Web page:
Today the gospel reading is the story of the person born blind. This story is carefully placed in the Gospel of John and serves as an illustration for Jesus’ declaration. “I am the light of the World” which is one of the seven predicate “I am” sayings in John.
“I am the light of the world. Whoever follows me will never walk in darkness but will have the light of life.” John 8:12
The Jewish hearers would have understood the significance of this. Jesus was announcing that he was the fulfillment of the Jewish festival of the Tabernacles where light is a major part. It would also reference Jewish scriptures (for example, Isa 9:1-2, Zech. 14:7-8). Can you imagine the effect such a statement would make?
One of the motifs of John’s gospel is light and darkness. As part of the prologue the author wrote “the light shines in the darkness, and the darkness did not overcome it.” (John 1:5) Jesus was declaring that he was that light.
Then into this understanding came the illustration of the blind person. A man blind from birth. One who had never seen the light. The author furthermore uses this passage to allow a discussion of sin.
Was the person’s blindness a result of sin? Was it generational sin?
The passage then tells the reader that the man was born blind to allow God’s work to be revealed. (This poses a huge question for us and one for which there is no answer is given in the passage . . . the question about the relationship of Divine will and suffering.)
In the passage there follows a long discourse which, as well as the disciples, includes the man’s family and neighbours and the pharisees. I don’t want to detail all the nuances of the discussion but will give the conclusion Culpepper reaches in his book The Gospel and Letters of John.
“Sin lies not in being born blind but in refusing to see when one is confronted with light . . . Sin consists of not being born unbelieving but in refusing to believe when one has seen the power of God at work.” (178-9)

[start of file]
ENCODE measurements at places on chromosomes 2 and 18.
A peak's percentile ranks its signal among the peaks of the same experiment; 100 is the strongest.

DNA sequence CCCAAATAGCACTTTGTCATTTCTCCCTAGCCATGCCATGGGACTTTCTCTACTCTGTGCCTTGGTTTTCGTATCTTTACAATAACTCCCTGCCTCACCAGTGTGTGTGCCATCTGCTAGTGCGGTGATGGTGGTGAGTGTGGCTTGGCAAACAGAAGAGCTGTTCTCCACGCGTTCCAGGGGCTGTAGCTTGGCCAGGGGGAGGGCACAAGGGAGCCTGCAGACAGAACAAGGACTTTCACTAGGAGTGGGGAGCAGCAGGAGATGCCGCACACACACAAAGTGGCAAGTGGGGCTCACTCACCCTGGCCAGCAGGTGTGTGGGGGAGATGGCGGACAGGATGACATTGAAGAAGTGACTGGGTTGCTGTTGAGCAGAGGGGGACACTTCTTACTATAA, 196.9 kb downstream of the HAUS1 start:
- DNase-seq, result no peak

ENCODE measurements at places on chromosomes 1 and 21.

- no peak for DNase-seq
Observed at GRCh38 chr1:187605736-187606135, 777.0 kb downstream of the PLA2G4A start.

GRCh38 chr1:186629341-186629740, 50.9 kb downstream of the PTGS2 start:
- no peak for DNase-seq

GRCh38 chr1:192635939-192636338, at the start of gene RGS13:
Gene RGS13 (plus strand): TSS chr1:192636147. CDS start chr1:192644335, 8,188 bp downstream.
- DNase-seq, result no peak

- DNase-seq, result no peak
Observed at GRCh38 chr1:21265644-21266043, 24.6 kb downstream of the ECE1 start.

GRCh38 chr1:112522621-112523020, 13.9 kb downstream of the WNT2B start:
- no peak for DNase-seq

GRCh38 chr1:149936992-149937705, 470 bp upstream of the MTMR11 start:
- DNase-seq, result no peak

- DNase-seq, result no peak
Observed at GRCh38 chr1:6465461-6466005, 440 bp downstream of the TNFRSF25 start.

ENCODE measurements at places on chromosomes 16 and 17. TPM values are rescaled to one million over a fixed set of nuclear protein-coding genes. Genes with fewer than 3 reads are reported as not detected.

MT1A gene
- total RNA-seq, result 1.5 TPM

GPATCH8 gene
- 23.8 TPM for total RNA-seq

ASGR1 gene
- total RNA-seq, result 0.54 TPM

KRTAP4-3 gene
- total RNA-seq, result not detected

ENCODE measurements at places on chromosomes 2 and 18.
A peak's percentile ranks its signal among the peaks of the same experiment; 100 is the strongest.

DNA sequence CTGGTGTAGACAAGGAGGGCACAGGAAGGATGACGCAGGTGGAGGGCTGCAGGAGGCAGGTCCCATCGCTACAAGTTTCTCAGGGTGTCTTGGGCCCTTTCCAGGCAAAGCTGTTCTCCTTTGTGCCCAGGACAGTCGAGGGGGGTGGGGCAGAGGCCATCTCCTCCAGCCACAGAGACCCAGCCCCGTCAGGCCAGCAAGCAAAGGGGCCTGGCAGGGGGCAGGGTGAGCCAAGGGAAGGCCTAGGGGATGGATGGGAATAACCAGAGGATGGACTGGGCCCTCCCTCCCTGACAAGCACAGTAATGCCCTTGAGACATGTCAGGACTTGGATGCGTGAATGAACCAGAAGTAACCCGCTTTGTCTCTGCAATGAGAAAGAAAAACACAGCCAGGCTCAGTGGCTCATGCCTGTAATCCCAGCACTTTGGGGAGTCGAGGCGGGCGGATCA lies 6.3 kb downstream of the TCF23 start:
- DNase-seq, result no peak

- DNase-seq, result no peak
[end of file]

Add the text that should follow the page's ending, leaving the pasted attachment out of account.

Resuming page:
I want to consider also some of the implications of light and darkness for us as we continue our own spiritual journey.
The question I want to pose (and, hopefully, let each of you consider) is what are we in darkness about today? Where do we need more light and truth to shine? It may be a different answer for each person. Although we gather companions along the way our journey is our own It is personal to us.
I know as I have walked my journey there have been many moments of revelation. The light shines and something is revealed to me. It is an “Eureka” moment and it changes me. Such a moment often determines the direction my journey will go. There are lots of twists and turns along the way as we follow the path God has laid out before us.
For me, such significant moments have included:
1. The place and treatment of women in the church. I rejoice in knowing that women are not barred from leadership at any level. Women can enter fully into whatever role they are called to.
2. Finding God in all things and all people. As Sarah Breuer says, “We cannot be light to the world until we can see that light in the eyes of beggars in our town . . . welcoming that light as Christ's presence among us and receiving each bearer as a neighbor, a brother or sister with a face and a name."
3. Rejecting the the marginalisation of people because of their sexuality orientation. All are equal in God’s sight and should be free to serve in any role in the church and world.
4. Embracing vegetarianism as a concern for our fellow non-human beings. Eating animals was a result of the fall. Redemption should include our speaking for those who have no voice.
These challenged me, changed me and caused me to rethink previously held positions. I can say I was blind but now I see. I hope each of you have had and will continue to have such moments. Perhaps you have some you would like to share with us.
In Lindisfarne we want to affirm each person’s individual journey as we each move towards greater light. Yet we also want to move as a community towards the light together. Can the community be a shinning light showing people the way out of the darkness of prejudice and hatred?
Or perhaps another way of saying it . . . can we be as Christ to all me meet?